Registered Reports is a publishing format used by over 250 journals that emphasizes the importance of the research question and the quality of methodology by conducting peer review prior to data collection. High quality protocols are then provisionally accepted for publication if the authors follow through with the registered methodology. This format is designed to reward best practices in adhering to the hypothetico-deductive model of the scientific method. It eliminates a variety of questionable research practices, including low statistical power, selective reporting of results, and publication bias, while allowing complete flexibility to report serendipitous findings. Although Registered Reports are usually reserved for hypothesis-testing research, a version for exploratory research -- Exploratory Reports -- is now also being offered.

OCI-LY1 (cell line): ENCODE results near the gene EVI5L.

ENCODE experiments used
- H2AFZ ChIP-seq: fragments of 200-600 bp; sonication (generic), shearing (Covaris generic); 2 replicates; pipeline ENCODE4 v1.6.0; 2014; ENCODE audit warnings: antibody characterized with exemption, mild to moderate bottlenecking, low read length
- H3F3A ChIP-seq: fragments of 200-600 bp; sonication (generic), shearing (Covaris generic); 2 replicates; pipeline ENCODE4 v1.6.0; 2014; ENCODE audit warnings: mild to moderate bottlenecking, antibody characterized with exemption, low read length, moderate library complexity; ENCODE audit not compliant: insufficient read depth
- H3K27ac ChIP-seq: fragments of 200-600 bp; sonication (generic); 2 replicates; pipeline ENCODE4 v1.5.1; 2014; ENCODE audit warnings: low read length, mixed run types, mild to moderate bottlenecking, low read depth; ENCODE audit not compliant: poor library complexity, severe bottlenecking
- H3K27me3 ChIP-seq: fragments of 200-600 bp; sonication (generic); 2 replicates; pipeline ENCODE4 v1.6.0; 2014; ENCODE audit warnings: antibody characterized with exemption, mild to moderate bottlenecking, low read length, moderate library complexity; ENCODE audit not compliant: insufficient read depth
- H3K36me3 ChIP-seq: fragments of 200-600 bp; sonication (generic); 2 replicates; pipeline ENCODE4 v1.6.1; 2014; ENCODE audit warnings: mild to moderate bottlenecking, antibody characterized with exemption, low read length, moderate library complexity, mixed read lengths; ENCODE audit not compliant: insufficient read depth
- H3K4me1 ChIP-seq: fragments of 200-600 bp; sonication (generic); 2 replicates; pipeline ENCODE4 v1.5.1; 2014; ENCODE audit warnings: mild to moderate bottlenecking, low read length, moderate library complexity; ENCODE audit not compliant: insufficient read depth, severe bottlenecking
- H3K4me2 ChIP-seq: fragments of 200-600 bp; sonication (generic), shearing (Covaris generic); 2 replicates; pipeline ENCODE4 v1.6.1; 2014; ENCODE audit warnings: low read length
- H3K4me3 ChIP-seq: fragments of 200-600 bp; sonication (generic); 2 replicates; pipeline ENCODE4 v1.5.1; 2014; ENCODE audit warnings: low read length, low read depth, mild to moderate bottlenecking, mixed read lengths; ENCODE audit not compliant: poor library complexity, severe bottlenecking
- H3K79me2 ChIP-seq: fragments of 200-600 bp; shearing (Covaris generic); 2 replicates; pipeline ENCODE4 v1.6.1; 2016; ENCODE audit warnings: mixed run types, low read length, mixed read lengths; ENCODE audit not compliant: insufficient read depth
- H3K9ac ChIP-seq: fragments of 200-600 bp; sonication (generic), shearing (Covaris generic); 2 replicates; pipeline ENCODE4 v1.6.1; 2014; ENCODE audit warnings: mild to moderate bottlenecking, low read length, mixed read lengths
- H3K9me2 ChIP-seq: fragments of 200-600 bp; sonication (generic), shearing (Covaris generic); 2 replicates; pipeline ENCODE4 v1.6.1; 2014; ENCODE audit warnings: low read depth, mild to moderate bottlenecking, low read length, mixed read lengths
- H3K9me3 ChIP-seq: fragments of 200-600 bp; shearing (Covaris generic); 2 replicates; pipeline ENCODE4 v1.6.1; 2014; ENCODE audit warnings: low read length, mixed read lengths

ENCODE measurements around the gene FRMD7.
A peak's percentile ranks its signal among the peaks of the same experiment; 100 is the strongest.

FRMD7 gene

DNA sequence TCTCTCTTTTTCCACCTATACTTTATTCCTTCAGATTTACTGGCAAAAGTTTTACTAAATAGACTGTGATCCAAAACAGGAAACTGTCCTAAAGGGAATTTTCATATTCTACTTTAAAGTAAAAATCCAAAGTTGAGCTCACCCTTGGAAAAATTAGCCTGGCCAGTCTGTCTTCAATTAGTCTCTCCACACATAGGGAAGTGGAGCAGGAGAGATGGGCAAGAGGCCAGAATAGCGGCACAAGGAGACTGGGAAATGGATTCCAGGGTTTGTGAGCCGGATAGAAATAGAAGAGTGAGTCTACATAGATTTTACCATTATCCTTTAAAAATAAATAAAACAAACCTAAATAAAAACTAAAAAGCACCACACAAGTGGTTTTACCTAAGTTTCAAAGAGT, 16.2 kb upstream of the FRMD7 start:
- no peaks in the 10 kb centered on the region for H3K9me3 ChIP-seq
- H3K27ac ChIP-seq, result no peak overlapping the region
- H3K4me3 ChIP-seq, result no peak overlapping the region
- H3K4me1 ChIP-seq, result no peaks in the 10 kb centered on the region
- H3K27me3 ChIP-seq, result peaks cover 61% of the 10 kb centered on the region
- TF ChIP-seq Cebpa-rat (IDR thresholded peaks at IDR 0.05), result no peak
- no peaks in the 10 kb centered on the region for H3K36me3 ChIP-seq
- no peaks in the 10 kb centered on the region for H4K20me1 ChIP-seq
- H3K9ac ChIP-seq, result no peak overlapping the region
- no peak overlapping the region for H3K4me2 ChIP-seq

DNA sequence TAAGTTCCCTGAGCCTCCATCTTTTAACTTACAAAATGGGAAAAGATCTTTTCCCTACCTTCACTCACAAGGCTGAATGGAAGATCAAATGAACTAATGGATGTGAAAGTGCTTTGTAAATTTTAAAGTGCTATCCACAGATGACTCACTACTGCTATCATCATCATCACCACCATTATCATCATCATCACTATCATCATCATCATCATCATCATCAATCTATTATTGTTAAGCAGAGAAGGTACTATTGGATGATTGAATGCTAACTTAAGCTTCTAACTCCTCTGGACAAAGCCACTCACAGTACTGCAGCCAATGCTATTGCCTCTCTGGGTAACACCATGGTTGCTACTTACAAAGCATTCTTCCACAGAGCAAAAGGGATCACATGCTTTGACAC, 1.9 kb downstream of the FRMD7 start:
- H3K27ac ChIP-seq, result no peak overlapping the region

Resources for editors
See the resources for editors by the Center for Open Science for more information on implementing Registered Reports at your journal. More advice for reviewers and editors can be found in Box 2 and 3 of this preprint by Chris Chambers and colleagues.
Resources for authors and reviewers
The Journal of Development Economics has developed a website dedicated to guidance for authors and reviewers on Registered Reports. Eike Rinke and colleagues at the Journal of Experimental Political Science have also created a great FAQ page for authors.
Open Peer Review